A divorce attorney knows that prenuptial agreements can serve as a safeguard against property division disputes, in the event a couple divorces. Under Massachusetts state law, these written contracts allow the parties to make lawful limitations on the equitable division of property that would otherwise apply during a divorce.
For many couples in Massachusetts, having a prenuptial agreement makes sense. It is clear that the rate of divorce in the nation is high and has been increasing. Drafting this instrument helps a couple through the divorce process, a process which has become more and more common.
There are many things to consider when it comes to entering a relationship. Marriage requires the same thought process, and several married couples in Massachusetts consider written instruments to help instill the decisions they made prior to or during the marriage. A prenuptial agreement and postnuptial agreement can help layout important factors and could end up to be a very crucial document in a divorce. Whether it is property division or the amount of spousal support an ex will receive, these agreements could help lower disputes during the dissolution of a marriage.
When Massachusetts's couples get married, they usually have a laundry list of things to consider, including whether to have a prenuptial agreement. Even though it is not an ideal topic to discuss, the reality is that divorce is an issue that should be noted. Whether a couple decides to have this discussion prior to marriage, during the marriage or when they decide to divorce, it is a common event to address. Drafting instruments such as a prenuptial agreement or a postnuptial agreement will help to avoid or reduce divorce legal issues and disputes.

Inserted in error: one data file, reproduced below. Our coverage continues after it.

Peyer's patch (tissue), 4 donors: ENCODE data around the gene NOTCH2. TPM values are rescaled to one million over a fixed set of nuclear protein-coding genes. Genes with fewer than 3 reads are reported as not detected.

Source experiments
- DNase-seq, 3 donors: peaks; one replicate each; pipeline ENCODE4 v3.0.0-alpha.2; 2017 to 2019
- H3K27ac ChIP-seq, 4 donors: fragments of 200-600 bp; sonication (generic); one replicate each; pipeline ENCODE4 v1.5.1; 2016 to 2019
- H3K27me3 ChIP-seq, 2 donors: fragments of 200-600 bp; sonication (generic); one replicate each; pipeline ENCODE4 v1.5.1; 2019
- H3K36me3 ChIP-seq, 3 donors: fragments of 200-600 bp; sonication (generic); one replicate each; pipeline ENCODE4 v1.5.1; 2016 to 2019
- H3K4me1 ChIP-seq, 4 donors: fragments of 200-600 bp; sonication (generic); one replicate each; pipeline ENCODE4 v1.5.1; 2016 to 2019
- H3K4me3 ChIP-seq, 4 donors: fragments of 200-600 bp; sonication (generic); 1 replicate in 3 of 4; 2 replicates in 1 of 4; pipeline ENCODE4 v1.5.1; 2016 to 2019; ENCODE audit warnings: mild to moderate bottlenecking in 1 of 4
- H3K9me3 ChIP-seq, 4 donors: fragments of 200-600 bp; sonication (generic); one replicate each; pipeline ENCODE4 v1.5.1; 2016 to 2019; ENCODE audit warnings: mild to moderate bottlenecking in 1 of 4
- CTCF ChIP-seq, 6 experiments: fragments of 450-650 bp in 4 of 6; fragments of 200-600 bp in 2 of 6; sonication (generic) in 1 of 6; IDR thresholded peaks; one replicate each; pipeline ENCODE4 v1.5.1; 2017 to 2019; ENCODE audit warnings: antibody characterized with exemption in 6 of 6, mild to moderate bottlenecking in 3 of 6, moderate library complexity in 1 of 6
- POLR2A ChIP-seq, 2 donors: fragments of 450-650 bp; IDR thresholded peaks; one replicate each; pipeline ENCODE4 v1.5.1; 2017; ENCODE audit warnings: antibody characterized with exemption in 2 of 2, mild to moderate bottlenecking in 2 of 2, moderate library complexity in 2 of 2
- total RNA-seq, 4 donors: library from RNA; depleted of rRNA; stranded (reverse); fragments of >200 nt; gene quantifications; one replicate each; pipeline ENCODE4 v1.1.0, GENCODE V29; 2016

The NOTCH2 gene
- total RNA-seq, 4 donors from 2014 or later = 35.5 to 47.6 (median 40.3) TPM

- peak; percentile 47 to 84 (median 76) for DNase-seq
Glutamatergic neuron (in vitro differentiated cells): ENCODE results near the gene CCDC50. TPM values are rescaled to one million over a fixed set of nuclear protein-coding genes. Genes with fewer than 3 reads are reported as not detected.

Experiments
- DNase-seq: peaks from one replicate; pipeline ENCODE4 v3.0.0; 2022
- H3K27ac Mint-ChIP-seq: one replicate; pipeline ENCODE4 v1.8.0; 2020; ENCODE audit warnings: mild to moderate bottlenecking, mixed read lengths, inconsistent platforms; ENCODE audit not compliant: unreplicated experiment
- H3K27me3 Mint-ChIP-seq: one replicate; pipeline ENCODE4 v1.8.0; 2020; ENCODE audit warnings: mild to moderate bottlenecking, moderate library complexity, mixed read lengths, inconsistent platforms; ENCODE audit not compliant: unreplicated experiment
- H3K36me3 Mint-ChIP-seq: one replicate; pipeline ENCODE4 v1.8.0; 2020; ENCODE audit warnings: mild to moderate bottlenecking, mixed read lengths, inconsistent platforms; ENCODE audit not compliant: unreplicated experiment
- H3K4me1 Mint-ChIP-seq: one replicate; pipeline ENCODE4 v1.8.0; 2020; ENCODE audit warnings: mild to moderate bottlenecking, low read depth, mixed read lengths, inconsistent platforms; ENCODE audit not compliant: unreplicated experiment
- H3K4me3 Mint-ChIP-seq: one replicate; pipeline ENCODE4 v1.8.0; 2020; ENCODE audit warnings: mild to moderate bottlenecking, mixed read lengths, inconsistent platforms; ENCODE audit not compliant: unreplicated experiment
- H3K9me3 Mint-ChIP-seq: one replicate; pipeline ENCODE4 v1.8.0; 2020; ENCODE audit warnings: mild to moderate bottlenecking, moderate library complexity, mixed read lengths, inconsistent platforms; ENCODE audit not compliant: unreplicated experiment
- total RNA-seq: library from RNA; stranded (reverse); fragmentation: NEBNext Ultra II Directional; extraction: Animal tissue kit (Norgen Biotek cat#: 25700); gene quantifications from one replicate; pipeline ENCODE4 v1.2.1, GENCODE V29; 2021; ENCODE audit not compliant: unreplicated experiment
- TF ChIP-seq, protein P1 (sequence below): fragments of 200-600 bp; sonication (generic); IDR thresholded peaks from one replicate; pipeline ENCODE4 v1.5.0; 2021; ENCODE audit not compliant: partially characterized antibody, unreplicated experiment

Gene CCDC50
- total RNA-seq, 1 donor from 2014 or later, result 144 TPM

When a divorce becomes contentious, it can sometimes mean being involved in a lengthy trial divorce. Depending on how quickly the issues can be resolved, a divorce by trial can be done without extravagant costs. However, if major issues cannot be resolved quickly, contentious trial divorces can oftentimes become expensive, potentially more-so when considering the potential loses an individual might face from an unwanted decision.
Dividing marital assets in a divorce can be a complex and emotional task. Dividing assets can be even more difficult when there are debts. Unfortunately before a court will finalize a divorce couples must address these issues. While many factors effect property division, the most important involve state laws. Massachusetts, for example, is an equitable distribution state. Another factor affecting property division is the presence of a prenuptial agreement.
Prenuptial agreements can help make the divorce process less contentious -- that is, if they are upheld by a court. These agreements are routinely upheld by judges in Massachusetts, but a woman in the middle of a divorce recently convinced a judge to find her prenuptial agreement invalid.
Prenuptial agreements are often hailed for protecting a person's assets from going to a spouse during a divorce. Professional baseball and football player Deion Sanders can attest for the strength of a prenuptial agreement. He has been going through a messy divorce with his wife, who he was married to for 14 years. Along with child support payments, their prenuptial agreement has been the primary source of disputes.